I understand this ridiculous chicane was put there in the first place due to lack of run-off at the adverse camber Devil's Elbow but it certainly makes high-sides more likely as you accelerate hard in first gear down the hill.

Wasn't Knickerbrook chicane at Oulton put there after Paul Warwick's death?

- Michael

#15 subh

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Posted 20 June 2006 - 11:09

Originally posted by simonlewisbooks


The Kiyonari accident was indeed really nasty looking and it did nothing to prove the presence of the Edwina chicane was contributing to the overall safety of the track.

I assume that particular accident was the reason for the new chicane ?

But then when you think about it that means they installed a chicane to slow up the approcah to...a chicane...hmm... makes you wonder how far this line of thinking can go?

Simon


Actually, I believe the chicane at Gerard’s was added because of several crashes actually at Gerard’s in 2005 - in the Superbike races, but apparently more notably during several support races. link and link

#16 Vitesse2

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Posted 20 June 2006 - 11:50

[QUOTE]Originally posted by simonlewisbooks
[QUOTE]Originally posted by ray b
as this is the history section
who first came up with this bad idea of chicanes
where and when was the first use on a track
[/QUOTE

Monza certainly used them in the 30s in an effort to make the outdated Alfas a little more competetive with the German cars.

Brooklands used them in the two British GPs in 1926-27 but that was to make the worlds first superspeedway into something a little more like a road course so in both cases the reasoning behind the chicanes wasn't safety.

But were they the first?

Simon Lewis
[/QUOTE]
Artificial chicanes were inserted at Pescara and Montlhery too, again in an attempt to slow down the German cars. Brooklands also used the "triple chicanes" in the JCC International Trophy and others were used in races like the Empire Trophy. But these were all temporary affairs of sand or strawbales, the British press referring to them picturesquely as "wiggle-waggles".

#17 Dutchy

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Posted 20 June 2006 - 11:58

The Brooklands chicanes were used on several as a means of handicapping the cars i.e. the chicane for the smallest cars was the least severe and that for the biggest was correspondingly long and slow. I have seen some film of (I think) the 1934 International Trophy and it was quite interesting seeing how far the slower cars got ahead after the chicanes - indeed I don't think the 750cc class had to pass through a chicane at all, they simply raced past. That way everyone could be on the same lap - clever really if rather artificial.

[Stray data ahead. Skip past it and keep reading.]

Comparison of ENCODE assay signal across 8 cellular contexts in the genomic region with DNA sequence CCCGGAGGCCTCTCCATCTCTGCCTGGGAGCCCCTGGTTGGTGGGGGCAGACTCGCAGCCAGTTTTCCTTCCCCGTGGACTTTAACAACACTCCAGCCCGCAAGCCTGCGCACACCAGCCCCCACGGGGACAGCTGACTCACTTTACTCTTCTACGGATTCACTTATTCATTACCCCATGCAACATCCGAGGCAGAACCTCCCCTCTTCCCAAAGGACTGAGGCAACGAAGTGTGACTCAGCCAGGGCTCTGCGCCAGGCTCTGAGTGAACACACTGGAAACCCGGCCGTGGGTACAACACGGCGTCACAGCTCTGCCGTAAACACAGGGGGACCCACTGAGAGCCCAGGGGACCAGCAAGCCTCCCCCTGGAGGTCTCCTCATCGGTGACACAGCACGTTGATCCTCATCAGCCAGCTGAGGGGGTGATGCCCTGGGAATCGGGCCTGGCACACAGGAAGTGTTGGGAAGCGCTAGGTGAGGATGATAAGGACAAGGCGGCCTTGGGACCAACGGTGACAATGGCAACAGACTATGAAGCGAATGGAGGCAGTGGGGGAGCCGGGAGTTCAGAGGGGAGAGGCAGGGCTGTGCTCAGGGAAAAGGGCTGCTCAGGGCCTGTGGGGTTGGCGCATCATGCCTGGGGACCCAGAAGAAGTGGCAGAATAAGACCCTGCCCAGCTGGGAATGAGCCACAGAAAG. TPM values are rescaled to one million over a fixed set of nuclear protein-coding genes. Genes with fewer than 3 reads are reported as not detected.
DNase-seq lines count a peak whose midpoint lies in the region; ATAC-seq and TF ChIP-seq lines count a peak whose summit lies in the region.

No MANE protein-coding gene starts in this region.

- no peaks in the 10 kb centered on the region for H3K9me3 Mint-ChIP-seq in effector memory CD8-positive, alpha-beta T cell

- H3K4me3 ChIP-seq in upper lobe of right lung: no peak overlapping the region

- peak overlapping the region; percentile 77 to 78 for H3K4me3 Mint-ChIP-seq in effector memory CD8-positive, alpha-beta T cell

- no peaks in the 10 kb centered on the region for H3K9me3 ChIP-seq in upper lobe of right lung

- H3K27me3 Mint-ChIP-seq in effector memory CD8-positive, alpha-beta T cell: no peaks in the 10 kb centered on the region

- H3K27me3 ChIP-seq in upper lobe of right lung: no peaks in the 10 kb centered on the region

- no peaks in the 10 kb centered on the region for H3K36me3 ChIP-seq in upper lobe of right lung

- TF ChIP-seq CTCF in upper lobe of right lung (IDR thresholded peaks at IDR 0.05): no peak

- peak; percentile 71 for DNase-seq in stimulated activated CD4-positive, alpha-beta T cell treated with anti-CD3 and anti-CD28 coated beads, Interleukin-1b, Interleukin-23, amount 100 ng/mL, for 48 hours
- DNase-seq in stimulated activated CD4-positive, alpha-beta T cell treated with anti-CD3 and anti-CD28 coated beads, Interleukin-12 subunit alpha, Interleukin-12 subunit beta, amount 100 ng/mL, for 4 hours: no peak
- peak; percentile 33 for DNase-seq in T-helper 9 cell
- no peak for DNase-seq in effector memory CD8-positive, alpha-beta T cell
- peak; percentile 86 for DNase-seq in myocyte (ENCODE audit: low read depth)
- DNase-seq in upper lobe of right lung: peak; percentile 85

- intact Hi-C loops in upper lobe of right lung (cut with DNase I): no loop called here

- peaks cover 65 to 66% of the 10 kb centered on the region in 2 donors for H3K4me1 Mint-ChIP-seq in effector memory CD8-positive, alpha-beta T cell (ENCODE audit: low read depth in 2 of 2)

#18 Eric McLoughlin

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Posted 20 June 2006 - 16:59

Would the Goodwood Chicane be the first to be installed with "safety" as the prime consideration?

Regarding Mallory, the original Gerrards seems to be still there. Do you think that the "normal" bend can be used as and when desired - such as on track days?

#19 Dutchy

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Posted 21 June 2006 - 08:25

It is.
The Gerrards chicane is only used for bikes.

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#20 Andrew Kitson

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Posted 21 June 2006 - 08:31

Indeed. The course of the 1.35 mile car circuit is totally unchanged from the day it opened, just larger run-off areas. The chicanes are for bikes only although there was a BARC car meeting clubbie that used the Edwina's chicane before the Esses on one occasion only a couple of years ago.

#21 simonlewisbooks

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Posted 21 June 2006 - 09:37

It seems slightly bizarre that bike racing now seems to be the main reason for many of the unwelcome modifications to circuits in the name of safety when for years they ran on an unchicaned Silverstone and continue to tough it out on the roads in Ireland and on the Isle of Man (and long may that continue).

OT (but not much) - Did anyone else see the Irish motorcycle road racing from Tandragee on MOTOR SPORT MONDIAL last week (one of those 3am-video-it morosport programmes that are so easy to miss on Ch4 and Ch5) ?

Wonderful stuff. Genuinely frightening and utterly compelling. It made you remember exactly why motor sport grabbed your attention in the first place!
Ironically for this thread a chicane after the start was the scene of the only crash captured on camera....